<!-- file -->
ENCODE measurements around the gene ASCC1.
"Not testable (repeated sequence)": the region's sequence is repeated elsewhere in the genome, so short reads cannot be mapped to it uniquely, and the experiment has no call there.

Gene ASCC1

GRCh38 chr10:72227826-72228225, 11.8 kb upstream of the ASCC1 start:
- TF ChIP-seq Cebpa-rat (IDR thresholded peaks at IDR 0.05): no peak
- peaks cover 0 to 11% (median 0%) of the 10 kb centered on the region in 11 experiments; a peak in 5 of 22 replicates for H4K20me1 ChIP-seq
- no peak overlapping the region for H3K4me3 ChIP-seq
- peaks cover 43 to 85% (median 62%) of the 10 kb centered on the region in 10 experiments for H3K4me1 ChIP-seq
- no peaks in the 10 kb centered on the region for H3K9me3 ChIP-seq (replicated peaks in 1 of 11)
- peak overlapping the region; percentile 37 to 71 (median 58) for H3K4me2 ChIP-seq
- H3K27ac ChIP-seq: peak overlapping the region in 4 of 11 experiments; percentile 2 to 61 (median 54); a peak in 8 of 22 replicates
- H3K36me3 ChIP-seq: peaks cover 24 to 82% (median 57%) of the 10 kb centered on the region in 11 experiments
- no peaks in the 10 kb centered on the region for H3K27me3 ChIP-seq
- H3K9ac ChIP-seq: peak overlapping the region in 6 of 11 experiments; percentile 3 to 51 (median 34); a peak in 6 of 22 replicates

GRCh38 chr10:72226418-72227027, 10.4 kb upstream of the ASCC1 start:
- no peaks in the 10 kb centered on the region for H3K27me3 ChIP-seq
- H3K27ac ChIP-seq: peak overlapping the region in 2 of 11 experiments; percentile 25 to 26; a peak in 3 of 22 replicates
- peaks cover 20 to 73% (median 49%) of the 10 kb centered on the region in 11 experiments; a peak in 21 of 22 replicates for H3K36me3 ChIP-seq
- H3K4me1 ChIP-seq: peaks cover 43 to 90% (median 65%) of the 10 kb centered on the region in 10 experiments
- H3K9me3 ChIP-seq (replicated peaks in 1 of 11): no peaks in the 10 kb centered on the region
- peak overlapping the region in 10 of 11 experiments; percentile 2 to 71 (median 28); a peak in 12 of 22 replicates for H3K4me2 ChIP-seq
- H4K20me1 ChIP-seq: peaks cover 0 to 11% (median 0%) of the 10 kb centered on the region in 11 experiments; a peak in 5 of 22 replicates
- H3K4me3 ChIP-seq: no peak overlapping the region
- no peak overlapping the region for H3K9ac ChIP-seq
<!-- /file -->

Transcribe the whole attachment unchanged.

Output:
ENCODE measurements around the gene ASCC1.
"Not testable (repeated sequence)": the region's sequence is repeated elsewhere in the genome, so short reads cannot be mapped to it uniquely, and the experiment has no call there.

Gene ASCC1

GRCh38 chr10:72227826-72228225, 11.8 kb upstream of the ASCC1 start:
- TF ChIP-seq Cebpa-rat (IDR thresholded peaks at IDR 0.05): no peak
- peaks cover 0 to 11% (median 0%) of the 10 kb centered on the region in 11 experiments; a peak in 5 of 22 replicates for H4K20me1 ChIP-seq
- no peak overlapping the region for H3K4me3 ChIP-seq
- peaks cover 43 to 85% (median 62%) of the 10 kb centered on the region in 10 experiments for H3K4me1 ChIP-seq
- no peaks in the 10 kb centered on the region for H3K9me3 ChIP-seq (replicated peaks in 1 of 11)
- peak overlapping the region; percentile 37 to 71 (median 58) for H3K4me2 ChIP-seq
- H3K27ac ChIP-seq: peak overlapping the region in 4 of 11 experiments; percentile 2 to 61 (median 54); a peak in 8 of 22 replicates
- H3K36me3 ChIP-seq: peaks cover 24 to 82% (median 57%) of the 10 kb centered on the region in 11 experiments
- no peaks in the 10 kb centered on the region for H3K27me3 ChIP-seq
- H3K9ac ChIP-seq: peak overlapping the region in 6 of 11 experiments; percentile 3 to 51 (median 34); a peak in 6 of 22 replicates

GRCh38 chr10:72226418-72227027, 10.4 kb upstream of the ASCC1 start:
- no peaks in the 10 kb centered on the region for H3K27me3 ChIP-seq
- H3K27ac ChIP-seq: peak overlapping the region in 2 of 11 experiments; percentile 25 to 26; a peak in 3 of 22 replicates
- peaks cover 20 to 73% (median 49%) of the 10 kb centered on the region in 11 experiments; a peak in 21 of 22 replicates for H3K36me3 ChIP-seq
- H3K4me1 ChIP-seq: peaks cover 43 to 90% (median 65%) of the 10 kb centered on the region in 10 experiments
- H3K9me3 ChIP-seq (replicated peaks in 1 of 11): no peaks in the 10 kb centered on the region
- peak overlapping the region in 10 of 11 experiments; percentile 2 to 71 (median 28); a peak in 12 of 22 replicates for H3K4me2 ChIP-seq
- H4K20me1 ChIP-seq: peaks cover 0 to 11% (median 0%) of the 10 kb centered on the region in 11 experiments; a peak in 5 of 22 replicates
- H3K4me3 ChIP-seq: no peak overlapping the region
- no peak overlapping the region for H3K9ac ChIP-seq